'Dismally low' farm incomes need to improve: National Farmers Union president
'It will penalize the very type of agriculture that we need to have and that has done nothing wrong'
Food production in Canada is too focused on large operations and exporting when it should be concerned with feeding Canadians, says Jan Slomp, president of the National Farmers Union, who was on P.E.I. Tuesday to take part in the organization's district convention.
The federal government plans to implement legislation first introduced under the Harper government in 2007, called the Safe Food For Canadians Act, with the goal of greater food safety. A consultation period is currently underway.
"I see in it, an attempt to drive agriculture production into large farms and large processing facilities," Slomp told CBC Radio: Mainstreet P.E.I.'s Angela Walker, adding there's nothing wrong with that, but the idea behind the legislation is this will increase safety, when research does not support that — in fact, the opposite may be true.
The legislation will make it harder for small producers and processors by adding red tape and costs for transportation and handling, Slomp believes.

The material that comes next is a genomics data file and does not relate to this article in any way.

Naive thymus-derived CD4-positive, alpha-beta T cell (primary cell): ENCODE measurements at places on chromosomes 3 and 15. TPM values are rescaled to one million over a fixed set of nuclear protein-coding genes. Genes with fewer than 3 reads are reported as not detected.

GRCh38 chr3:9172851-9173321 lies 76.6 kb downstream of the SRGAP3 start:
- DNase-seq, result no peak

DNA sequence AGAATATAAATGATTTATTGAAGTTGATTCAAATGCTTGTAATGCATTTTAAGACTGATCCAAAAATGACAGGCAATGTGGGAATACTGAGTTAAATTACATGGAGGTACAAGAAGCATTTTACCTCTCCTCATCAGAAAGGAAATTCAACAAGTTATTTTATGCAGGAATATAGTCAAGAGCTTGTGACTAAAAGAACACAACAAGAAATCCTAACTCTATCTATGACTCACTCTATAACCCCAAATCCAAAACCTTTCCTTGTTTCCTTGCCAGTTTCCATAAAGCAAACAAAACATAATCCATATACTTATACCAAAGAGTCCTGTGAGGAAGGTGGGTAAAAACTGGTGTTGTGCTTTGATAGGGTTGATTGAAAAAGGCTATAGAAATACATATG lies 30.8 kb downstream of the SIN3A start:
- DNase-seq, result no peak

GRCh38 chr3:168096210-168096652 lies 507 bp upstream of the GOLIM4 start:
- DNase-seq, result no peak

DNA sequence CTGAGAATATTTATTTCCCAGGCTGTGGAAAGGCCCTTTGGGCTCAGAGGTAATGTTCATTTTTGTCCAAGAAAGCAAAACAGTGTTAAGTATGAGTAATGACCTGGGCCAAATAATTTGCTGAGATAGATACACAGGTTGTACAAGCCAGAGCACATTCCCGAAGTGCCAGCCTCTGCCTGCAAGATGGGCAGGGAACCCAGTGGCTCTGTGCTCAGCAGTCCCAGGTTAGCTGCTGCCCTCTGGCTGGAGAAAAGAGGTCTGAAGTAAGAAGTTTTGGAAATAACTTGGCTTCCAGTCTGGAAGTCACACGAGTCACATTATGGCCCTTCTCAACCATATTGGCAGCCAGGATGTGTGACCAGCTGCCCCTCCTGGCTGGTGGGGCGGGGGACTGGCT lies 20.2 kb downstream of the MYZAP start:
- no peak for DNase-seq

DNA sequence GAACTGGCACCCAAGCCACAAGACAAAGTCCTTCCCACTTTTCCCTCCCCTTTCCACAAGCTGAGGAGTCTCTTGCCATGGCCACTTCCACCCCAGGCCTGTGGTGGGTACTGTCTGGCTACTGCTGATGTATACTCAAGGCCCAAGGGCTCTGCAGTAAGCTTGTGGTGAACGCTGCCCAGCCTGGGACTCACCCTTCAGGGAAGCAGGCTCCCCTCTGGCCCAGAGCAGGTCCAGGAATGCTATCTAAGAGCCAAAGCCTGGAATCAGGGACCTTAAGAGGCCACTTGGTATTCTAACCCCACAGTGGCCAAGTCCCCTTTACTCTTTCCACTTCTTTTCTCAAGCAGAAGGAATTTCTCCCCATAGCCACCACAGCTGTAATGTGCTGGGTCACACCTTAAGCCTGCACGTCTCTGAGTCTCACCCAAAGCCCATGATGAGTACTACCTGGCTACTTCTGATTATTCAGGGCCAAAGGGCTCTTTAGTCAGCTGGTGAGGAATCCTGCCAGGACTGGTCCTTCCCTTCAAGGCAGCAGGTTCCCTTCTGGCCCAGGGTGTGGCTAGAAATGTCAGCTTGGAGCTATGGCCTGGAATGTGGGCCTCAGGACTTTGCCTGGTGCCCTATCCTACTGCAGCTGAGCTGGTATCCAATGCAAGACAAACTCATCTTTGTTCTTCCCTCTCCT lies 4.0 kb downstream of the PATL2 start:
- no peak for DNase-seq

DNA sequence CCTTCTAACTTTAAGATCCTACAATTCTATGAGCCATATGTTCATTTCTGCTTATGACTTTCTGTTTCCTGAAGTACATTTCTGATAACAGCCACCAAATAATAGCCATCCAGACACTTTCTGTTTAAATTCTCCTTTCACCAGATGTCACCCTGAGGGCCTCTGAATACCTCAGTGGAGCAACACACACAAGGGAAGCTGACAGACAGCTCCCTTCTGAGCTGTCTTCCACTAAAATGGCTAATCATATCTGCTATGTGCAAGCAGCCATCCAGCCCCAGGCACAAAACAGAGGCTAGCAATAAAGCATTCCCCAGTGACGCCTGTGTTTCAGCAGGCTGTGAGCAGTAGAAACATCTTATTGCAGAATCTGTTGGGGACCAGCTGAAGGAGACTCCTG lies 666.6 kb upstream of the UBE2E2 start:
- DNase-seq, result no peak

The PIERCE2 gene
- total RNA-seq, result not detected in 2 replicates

"It will penalize the very type of agriculture that we need to have and that has done nothing wrong," Slomp said. "It is presumptuous to think that this will fix things."
Last week's federal budget included a committment to increase Canada's agri-food exports from $50 billion to $75 billion annually — something Slomp said "doesn't have to be bad news" as long as small farmers are able to participate.
Net farm incomes have remained flat over the last 40 years — Slomp called them "dismally low" — while the number of farms has drastically decreased and productivity has increased.
"So despite all the success of agri-business, giving us technology and equipment for big loans and big mortgages … in terms of net income, we have done nothing good," Slomp said.
Smaller local producers are important to rural prosperity and maintaining a rural landscape, Slomp said.
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With files from CBC Radio: Mainstreet P.E.I.